Joe Davidson recently began a new job as the office manager for a prominent medical clinic. He has just received a bill from MedTestPros, one of the labs that perform tests for the clinic. In reviewing the bill, Joe notices that the lab has charged the clinic $25 for a complete blood count test. The clinic, however, bills patients or their insurance companies $90 for the test and that is the amount that most insurance companies will pay on the patient's behalf. Thus, the clinic is earning a $65 profit on each blood test it orders. After a bit more investigation, Joe finds similar profit margins on a number of other lab tests. He is concerned about the billing practice and suspects the clinic may have selected the lab based on its low cost rather than on the lab's qualifications and the accuracy of its test results. He also wonders if the tests' profit potential is driving doctors to order unnecessary tests.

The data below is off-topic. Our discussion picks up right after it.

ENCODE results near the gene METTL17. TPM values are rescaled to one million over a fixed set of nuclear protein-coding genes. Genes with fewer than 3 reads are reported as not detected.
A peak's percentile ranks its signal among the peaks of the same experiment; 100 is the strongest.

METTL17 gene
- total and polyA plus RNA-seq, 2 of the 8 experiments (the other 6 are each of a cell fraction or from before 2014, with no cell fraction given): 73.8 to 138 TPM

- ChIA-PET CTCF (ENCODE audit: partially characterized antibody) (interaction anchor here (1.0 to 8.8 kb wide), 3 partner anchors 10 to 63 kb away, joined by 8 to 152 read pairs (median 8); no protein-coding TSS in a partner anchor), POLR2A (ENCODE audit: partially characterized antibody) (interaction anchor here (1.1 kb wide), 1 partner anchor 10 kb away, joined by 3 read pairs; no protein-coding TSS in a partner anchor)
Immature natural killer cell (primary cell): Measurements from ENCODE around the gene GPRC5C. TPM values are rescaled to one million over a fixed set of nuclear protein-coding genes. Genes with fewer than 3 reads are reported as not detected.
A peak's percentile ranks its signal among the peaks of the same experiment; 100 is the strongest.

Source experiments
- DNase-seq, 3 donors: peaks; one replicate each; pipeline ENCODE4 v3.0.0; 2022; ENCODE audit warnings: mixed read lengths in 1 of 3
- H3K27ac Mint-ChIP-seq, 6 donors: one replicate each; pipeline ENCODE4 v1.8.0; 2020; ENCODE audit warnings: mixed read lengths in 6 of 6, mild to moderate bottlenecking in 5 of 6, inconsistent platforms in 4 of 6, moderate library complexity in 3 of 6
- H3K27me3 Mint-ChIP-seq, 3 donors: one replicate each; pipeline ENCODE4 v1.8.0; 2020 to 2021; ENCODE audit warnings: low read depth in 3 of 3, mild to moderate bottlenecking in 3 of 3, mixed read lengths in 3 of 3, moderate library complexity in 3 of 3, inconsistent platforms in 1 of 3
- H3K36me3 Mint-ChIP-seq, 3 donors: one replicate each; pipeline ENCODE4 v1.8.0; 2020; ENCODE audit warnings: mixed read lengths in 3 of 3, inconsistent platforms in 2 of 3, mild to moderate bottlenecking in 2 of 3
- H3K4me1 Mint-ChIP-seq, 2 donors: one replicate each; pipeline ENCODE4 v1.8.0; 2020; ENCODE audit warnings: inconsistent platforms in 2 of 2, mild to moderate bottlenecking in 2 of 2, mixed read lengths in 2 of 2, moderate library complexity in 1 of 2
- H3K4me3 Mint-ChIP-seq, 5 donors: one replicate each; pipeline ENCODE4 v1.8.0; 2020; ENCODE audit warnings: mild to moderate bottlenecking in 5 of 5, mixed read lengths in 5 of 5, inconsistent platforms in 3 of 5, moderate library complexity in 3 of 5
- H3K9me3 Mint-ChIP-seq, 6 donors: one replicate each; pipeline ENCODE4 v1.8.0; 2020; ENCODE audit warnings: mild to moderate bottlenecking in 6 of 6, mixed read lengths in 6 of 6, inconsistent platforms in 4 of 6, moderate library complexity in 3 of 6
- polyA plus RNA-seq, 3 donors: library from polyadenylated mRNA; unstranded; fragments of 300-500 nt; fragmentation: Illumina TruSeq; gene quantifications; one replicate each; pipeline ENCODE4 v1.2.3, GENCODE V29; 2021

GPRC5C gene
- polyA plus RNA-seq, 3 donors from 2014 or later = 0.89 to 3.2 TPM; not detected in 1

Read Opinion 8.09 of the American Medical Association's Code of Medical Ethics (http:// www.ama-assn.org/ama/pub/physician-resources/medical-ethics/code-medical-ethics/ opinion809.page?). Based on this opinion, do you believe that the clinic's billing for lab tests is an acceptable business practice? Discuss your reasoning.